A more recent entrant to the market is China’s Great Wall, which has a partnership agreement with Bulgaria’s Litex Motors. While the venture is still at a very early stage, the Chinese company may use Bulgaria as a base to target other markets, and could later emerge as another low-cost producer in the region.

By contrast, both Ford Romania and Renault’s Revoz in Slovenia have announced cutbacks recently. While at first glance this raises questions about the rationale for production in the region, Fulthorpe points out that in both cases production declines can be traced to over-estimations in demand for particular models. He cites Ford’s decision to produce the B-max multi-purpose vehicle (MPV) “with great expectations of serving the global market from Romania”, but says that since then “the market has moved on”, resulting in a fall in production in 2014.

Ford announced a redundancy programme at its Craiova plant in November. After 490 employees applied for voluntary redundancy, Ford Romania reached an agreement with trade unions on a reduced working programme at Craiova to avoid collective dismissal for a further 170 people. “These actions are intended to best utilise the remaining workforce at Craiova, and to meet current and future production requirements as Ford continues to seek opportunities to source other vehicle production opportunities for Craiova,” a spokesperson for the company tells bne IntelliNews.

In Slovenia, the Revoz assembly plant hired 1,000 temporary workers following the launch of two new models – the new Renault Twingo and the Daimler Smart. However, in March the company cancelled the night shift introduced the previous year and laid off 450 temporary workers, according to news service SEEbiz.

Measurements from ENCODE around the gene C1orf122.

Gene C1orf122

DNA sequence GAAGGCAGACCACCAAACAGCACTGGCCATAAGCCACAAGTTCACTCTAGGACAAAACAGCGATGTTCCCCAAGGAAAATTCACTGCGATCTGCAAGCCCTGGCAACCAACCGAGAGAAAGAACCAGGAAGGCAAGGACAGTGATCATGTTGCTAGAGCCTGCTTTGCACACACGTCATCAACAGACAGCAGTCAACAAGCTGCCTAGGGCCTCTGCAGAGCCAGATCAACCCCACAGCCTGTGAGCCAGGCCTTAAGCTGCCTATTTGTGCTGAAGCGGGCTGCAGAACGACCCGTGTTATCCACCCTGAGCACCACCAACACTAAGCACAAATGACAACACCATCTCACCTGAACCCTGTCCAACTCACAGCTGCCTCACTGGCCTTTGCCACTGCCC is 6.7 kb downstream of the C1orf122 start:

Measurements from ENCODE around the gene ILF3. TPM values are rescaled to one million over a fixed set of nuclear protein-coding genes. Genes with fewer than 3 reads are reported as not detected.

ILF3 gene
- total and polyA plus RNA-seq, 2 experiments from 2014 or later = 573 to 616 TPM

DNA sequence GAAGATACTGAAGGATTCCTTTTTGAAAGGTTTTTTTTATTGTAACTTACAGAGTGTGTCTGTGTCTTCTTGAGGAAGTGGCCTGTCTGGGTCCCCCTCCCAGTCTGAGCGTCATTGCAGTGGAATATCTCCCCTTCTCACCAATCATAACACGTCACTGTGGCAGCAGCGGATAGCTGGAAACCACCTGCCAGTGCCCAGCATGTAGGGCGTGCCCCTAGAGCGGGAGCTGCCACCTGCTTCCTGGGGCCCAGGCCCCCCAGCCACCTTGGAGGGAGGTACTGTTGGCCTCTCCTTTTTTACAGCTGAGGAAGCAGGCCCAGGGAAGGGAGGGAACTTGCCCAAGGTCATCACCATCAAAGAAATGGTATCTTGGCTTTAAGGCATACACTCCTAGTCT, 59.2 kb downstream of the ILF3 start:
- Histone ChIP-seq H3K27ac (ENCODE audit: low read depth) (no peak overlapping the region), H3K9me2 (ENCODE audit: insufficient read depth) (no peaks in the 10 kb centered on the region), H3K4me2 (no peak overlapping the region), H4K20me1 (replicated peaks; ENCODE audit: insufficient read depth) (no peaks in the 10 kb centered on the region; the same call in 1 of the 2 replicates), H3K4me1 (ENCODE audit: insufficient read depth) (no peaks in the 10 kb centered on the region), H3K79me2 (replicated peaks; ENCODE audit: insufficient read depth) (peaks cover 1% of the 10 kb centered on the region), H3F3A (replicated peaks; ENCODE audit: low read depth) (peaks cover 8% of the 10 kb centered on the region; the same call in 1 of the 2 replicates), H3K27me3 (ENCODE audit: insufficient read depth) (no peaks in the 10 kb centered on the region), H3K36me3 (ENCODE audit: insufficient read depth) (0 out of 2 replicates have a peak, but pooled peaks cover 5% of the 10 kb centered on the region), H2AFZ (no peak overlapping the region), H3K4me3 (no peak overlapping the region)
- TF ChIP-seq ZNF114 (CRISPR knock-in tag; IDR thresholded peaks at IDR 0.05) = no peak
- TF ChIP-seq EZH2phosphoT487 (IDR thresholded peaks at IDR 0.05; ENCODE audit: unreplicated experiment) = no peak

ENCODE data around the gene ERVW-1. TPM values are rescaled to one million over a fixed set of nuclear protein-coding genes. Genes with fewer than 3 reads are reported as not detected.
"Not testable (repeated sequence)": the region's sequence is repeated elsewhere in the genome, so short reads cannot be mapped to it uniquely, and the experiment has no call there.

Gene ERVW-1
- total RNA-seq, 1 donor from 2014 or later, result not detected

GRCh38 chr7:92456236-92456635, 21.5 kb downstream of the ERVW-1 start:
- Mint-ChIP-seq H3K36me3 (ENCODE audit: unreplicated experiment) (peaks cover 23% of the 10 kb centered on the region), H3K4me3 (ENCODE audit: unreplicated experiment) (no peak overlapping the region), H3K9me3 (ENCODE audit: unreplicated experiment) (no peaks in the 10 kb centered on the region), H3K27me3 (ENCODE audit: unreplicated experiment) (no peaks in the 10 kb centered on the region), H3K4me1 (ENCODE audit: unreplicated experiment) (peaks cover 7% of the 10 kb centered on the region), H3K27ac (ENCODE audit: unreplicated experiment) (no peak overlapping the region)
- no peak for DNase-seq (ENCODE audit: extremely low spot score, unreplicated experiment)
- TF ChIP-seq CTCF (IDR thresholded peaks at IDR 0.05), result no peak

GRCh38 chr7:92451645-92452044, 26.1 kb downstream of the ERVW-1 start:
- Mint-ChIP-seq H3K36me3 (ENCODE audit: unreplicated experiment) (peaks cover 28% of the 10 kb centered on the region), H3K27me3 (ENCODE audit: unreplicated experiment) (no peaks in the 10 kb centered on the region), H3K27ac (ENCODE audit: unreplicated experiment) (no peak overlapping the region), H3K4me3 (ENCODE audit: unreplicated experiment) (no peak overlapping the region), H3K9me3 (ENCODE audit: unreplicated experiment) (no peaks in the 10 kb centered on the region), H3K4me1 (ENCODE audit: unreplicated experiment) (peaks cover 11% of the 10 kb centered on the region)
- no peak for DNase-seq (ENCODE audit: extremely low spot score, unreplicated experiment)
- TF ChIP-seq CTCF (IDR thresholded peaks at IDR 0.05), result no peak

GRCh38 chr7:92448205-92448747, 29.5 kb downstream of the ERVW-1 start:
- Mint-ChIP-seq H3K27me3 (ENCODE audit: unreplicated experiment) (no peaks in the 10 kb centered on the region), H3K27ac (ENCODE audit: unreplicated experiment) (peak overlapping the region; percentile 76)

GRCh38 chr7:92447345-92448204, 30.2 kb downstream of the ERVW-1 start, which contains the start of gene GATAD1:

Despite these developments, the SEE region has been part of the wider west-east shift where auto-manufacturers and their suppliers moved initially to Central Europe, and more recently entered lower-cost locations further south. Excluding Slovenia, where labour costs in the automotive industry are among the highest in Emerging Europe, costs in most of Southeast Europe remain well below their peers in Central Europe. PwC’s Belciu notes that while costs are important in attracting firms in the sector to Romania, “availability of qualified staff is equally a decisive factor”

In April, Germany’s Draxlmaier, which employs 15,000 people in Romania, invested a further €50mn in a new plant in Codlea to produce dashboards, door panels and other components. The following month, local media reported that Japan’s Fujikura was looking at two locations in southern Romania for its fourth car parts plant in the country.

Elsewhere in the region, Lear Corporation said on May 19 that it plans to open a plant to produce car seat covers in Macedonia this summer, despite the ongoing political turmoil there. In Serbia, Austria’s TTTech announced on May 6 that it would acquire 35% of RT-RK, a specialist in automotive and industrial electronics, while Paris-based Hutchinson, which produces rubber parts mainly for the automotive sector, is planning to build a €7.3mn plant in Ruma, the municipality said on April 17.

So far, movement across Europe has been mainly from west to east. However, there are recent signs of smaller scale west to east movement given the fighting in Ukraine and Western trade sanctions against Russia. While Russia still has a sizable domestic market, the economy is expected to contract by 4.5% this year, and both countries’ potential to supply European markets has been eroded. Real estate professionals in Romania, for example, say they have received inquiries from companies with operations in Russia who are now looking for industrial premises in Romania, as international manufacturers look for new locations in the more stable and open markets of Southeast Europe.